Given that the RtoP paragraphs of the World Summit agreement were situated within the ‘human rights and the rule of law’ section of the outcome document, this assigns clear (albeit non-binding soft law) authority for oversight and enforcement to the Security Council. The general argument advanced by agenda item opponents is therefore wholly inconsistent with RtoP – and demonstrates an implicit rejection of pillar III in its entirety by the P2 and a minority of the E10 membership. As a general rule, it would discount any possibility of Council-authorised measures to respond to peacetime crimes against humanity – situations that constitute a sizable minority of atrocities around the world.


The problem of outcomes

This concerns the limits of RtoP as a catalyst for action and the hesitancy of agenda item supporters to push for any agreed outcome from discussions – whether a consensus presidential statement or binding resolution under the Chapter VI or Chapter VII authority of the Council. This raises the question of what advocates have tried to achieve through deliberation and how effective this has been.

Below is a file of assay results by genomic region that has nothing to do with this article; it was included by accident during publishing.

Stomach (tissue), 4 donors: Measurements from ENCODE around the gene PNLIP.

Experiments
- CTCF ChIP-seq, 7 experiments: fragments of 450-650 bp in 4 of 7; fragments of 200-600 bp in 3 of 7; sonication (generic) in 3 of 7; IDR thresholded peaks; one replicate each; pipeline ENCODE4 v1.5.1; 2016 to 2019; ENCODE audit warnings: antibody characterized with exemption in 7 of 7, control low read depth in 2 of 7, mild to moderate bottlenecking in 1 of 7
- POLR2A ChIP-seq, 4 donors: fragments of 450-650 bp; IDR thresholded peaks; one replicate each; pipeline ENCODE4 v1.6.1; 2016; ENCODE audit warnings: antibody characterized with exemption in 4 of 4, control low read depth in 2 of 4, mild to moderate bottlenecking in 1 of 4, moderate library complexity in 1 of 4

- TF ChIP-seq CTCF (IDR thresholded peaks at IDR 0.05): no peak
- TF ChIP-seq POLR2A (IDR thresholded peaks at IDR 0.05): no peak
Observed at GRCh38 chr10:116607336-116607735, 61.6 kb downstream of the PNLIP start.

Although early efforts were focused on building support for the agenda item, by late 2016 it was already clear that discussions were not progressing. Despite some shifting of positions within the E10 membership, overall levels of support did not change discernibly over time and the issue remained susceptible to procedural challenge by the P2. This led in part to a reliance on the use of Council side events in December 2016 and December 2017 to maintain focus on the issue. However, there was limited consideration by supporters about whether to try to increase the frequency of formal meetings – which evolved organically into a settled annual routine and was not the result of considered strategy – in order to build momentum within the Council.